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The Shenandoah

Julia Davis

Publication Year: 2011

In 1945, West Virginia author Julia Davis penned The Shenandoah as part of the Rivers of America Series, a landmark collection of books written by literary figures over a period of thirty years. In this classic reprint, now with an introduction by Christopher Camuto, Davis tells the history of the Shenandoah Valley and River, drawing on her own research and the experiences of ancestors who settled and lived in the area. Her book provides a poetic vision of both the river and the valley, preserving a fragment of America’s landscape.

Published by: West Virginia University Press

Front Cover

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Title Page, Series Page, Copyright

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Introduction

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pp. vii-xvi

TO THOSE who know and love it, the Shenandoah River remains as Julia Davis described it more than a half century ago—unassuming, “hidden . . .

Dedication

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p. xvii-xvii

Map

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pp. xviii-xvii

Part I: Promise

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Song

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pp. 3-5

IT IS A SAILOR’S CHANTEY, a lost and hungry chantey, a song of faraway men reminding themselves of things they have loved, a sea song to an . . .

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The Unrecorded Past

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pp. 6-16

THE SHENANDOAH RIVER flows northward for one hundred and fifty miles through a valley in Virginia between the Blue Ridge and the Allegheny . . .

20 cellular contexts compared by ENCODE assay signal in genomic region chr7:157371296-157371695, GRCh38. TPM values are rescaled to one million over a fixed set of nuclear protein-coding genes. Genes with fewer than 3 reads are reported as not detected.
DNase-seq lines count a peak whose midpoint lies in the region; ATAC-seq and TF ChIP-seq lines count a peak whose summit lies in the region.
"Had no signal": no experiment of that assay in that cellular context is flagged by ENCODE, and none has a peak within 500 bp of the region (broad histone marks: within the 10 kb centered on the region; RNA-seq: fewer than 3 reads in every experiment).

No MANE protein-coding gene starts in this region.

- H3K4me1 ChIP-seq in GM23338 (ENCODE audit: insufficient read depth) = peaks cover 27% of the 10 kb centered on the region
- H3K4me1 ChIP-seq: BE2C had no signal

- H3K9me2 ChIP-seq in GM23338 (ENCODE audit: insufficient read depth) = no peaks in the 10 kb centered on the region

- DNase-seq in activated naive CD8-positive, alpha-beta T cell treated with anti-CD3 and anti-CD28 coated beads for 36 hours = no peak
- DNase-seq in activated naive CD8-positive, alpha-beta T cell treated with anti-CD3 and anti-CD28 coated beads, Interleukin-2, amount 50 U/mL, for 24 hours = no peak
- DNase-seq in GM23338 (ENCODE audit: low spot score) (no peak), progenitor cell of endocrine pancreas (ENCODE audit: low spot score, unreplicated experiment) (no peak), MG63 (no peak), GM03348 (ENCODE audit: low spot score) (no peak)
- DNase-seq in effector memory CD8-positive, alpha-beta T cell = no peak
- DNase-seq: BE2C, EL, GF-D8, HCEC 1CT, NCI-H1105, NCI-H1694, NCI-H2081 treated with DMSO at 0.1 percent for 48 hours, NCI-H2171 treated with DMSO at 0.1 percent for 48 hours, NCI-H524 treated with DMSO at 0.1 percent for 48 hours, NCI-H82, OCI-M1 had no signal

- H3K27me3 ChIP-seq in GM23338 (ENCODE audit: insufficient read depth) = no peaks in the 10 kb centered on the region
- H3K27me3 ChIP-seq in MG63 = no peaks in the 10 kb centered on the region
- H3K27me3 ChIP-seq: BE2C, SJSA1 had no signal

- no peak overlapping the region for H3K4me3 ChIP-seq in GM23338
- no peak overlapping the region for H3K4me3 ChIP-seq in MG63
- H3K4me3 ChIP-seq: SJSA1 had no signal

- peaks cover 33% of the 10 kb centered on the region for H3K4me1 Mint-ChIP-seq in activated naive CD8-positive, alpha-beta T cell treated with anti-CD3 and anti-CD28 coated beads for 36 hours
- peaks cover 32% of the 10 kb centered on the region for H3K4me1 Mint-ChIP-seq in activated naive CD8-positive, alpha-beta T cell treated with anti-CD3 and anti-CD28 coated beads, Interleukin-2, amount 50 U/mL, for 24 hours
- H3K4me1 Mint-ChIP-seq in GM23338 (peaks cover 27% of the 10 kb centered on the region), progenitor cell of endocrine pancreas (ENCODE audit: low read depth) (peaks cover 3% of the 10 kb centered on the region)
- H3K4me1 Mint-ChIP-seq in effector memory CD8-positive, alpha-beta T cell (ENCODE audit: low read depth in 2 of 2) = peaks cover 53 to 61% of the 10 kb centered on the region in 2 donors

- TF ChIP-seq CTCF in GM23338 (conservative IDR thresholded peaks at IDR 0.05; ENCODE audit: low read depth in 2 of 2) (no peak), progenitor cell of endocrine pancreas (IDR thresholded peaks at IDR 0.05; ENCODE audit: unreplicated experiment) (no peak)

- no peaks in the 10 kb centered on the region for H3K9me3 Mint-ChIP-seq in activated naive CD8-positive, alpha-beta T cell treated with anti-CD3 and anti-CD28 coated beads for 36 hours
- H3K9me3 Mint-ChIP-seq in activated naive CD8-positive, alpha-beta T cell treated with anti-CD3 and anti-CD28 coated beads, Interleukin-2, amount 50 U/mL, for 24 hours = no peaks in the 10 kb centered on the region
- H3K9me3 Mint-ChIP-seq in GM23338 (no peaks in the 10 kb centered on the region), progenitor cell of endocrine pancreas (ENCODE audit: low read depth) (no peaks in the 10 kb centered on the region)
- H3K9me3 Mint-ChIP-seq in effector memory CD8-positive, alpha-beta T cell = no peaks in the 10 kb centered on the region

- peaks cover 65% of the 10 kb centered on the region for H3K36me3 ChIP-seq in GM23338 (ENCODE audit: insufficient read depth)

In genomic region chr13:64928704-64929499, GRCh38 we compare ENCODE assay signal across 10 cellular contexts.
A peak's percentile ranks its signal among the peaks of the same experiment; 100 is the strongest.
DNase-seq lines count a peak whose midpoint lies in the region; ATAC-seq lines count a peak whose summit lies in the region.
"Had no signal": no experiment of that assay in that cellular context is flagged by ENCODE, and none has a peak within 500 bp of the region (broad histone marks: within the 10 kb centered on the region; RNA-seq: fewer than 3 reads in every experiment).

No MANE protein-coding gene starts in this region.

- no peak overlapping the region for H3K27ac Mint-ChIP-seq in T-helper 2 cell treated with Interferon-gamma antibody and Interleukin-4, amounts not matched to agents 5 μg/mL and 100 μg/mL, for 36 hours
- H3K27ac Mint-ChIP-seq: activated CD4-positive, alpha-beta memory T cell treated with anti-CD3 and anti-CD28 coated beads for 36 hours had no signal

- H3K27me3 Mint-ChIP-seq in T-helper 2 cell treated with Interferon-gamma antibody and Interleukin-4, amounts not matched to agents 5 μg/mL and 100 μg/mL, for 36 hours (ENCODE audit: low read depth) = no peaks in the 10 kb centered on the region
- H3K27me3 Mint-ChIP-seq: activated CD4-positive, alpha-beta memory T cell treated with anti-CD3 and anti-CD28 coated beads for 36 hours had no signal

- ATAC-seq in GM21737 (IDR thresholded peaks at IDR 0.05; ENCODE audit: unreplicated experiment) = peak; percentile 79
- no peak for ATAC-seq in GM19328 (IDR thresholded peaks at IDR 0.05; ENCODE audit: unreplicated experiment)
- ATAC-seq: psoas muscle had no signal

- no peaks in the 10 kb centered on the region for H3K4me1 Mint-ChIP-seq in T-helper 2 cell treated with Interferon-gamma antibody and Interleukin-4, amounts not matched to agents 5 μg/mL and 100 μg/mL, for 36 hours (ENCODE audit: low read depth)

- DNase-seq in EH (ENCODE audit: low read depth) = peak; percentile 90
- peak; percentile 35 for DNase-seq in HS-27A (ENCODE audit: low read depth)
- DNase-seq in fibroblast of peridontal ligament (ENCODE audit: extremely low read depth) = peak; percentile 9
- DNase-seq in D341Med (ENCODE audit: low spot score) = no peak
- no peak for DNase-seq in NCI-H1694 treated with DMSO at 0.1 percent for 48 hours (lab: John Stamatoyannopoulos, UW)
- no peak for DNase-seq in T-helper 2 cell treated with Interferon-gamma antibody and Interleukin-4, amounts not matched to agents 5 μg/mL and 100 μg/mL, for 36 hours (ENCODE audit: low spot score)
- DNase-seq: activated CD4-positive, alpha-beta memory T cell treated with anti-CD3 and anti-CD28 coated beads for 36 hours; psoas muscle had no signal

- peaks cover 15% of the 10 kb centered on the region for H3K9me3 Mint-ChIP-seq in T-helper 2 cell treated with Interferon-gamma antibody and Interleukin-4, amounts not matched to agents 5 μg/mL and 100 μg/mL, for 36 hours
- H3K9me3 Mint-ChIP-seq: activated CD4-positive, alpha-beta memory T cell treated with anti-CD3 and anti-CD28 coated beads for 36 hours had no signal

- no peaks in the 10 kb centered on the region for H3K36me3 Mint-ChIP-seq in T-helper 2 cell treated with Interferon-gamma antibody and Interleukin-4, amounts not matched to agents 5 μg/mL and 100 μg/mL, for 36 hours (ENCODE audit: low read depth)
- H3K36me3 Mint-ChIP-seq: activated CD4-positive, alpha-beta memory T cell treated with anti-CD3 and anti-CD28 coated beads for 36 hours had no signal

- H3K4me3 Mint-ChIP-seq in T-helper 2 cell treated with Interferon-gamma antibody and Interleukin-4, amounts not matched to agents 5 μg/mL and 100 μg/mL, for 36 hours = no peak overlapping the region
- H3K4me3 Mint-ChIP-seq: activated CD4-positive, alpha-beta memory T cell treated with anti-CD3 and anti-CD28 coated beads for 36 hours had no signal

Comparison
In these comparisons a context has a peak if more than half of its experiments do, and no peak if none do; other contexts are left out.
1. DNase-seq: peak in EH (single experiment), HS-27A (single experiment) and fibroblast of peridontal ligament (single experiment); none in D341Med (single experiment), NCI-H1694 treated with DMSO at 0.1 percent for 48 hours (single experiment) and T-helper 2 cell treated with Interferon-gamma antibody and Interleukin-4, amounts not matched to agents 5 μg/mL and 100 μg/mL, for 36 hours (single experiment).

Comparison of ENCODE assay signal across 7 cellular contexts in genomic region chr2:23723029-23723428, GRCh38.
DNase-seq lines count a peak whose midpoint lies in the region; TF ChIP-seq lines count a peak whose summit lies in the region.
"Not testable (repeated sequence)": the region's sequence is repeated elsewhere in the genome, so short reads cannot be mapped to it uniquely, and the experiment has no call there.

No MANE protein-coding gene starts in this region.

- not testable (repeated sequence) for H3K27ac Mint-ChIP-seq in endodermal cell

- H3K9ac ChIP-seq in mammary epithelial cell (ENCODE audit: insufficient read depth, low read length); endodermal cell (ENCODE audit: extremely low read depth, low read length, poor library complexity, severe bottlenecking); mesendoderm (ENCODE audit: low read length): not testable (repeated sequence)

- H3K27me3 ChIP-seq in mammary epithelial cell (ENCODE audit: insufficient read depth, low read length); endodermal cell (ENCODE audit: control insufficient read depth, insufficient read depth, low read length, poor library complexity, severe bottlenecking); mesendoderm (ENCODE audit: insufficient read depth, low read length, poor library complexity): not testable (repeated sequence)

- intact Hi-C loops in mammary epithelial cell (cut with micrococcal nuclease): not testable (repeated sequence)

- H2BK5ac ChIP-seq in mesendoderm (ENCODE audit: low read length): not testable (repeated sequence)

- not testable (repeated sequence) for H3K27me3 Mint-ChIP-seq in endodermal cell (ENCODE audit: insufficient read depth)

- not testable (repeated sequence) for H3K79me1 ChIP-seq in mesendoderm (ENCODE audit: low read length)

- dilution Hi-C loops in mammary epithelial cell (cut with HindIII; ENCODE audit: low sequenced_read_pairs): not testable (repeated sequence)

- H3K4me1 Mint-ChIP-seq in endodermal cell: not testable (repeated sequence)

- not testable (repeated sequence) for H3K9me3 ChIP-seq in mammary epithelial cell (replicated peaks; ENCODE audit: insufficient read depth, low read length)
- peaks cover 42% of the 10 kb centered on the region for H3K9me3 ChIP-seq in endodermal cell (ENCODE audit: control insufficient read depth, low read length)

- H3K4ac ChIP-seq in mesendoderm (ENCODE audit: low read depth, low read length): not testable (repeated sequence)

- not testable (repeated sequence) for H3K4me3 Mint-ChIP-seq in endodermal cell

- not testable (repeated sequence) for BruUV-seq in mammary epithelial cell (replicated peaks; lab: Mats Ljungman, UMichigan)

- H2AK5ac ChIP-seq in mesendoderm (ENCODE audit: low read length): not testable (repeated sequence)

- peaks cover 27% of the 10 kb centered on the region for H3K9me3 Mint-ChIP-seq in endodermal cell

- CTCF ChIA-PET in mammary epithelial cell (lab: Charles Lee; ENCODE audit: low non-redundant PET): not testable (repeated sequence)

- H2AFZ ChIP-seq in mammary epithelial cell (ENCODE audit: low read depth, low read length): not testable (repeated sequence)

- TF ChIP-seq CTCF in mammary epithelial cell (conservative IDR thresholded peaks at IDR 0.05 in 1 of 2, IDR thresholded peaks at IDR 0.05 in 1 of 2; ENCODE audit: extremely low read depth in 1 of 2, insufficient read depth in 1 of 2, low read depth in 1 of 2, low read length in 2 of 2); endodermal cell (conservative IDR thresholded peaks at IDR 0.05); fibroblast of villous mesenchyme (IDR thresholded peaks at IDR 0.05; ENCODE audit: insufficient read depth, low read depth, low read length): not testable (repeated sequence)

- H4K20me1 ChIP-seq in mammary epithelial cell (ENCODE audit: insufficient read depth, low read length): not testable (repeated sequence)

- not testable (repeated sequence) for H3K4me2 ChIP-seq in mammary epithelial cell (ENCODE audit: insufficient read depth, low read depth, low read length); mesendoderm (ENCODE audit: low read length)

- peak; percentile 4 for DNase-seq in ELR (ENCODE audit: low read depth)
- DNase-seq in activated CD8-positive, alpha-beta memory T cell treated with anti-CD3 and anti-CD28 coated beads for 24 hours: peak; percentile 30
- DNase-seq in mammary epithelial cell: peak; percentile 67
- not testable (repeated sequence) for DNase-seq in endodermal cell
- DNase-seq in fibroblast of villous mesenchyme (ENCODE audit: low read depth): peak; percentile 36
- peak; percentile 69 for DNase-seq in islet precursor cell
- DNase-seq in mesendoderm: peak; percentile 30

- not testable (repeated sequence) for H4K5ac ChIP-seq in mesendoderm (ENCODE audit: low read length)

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Exploration

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pp. 17-25

THE WHITE MAN had been fifty years established on the lowlands of the coast. The starving time had been forgotten, forgotten the “country sickness” which . . .

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Settlement

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pp. 26-39

THERE WERE THREE GREAT STRAINS in the early settlement of the Shenandoah Valley: the Germans, and the Scotch-Irish, both Protestant, both with . . .

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Pioneers

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pp. 40-51

AS THE YEARS PASSED life took on a pattern in the Valley—a pattern of small log cabins in the clearings or the grasslands, of long laborious days, . . .

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Washington

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pp. 52-61

IN 1748, Lord Fairfax, pursuing the regulation of his affairs, sent two young men to survey the northern end of his Valley property. One was a cousin, . . .

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Massacres

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pp. 62-68

AFTER BRADDOCK’S DEFEAT, many of the back inhabitants gave themselves up for lost. In Pennsylvania and Maryland the frontiers were almost . . .

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Fort Loudoun

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pp. 69-84

WHEN COLONEL WASHINGTON took charge at Winchester in the September of 1755 he found the countryside in confusion, and he reported on it . . .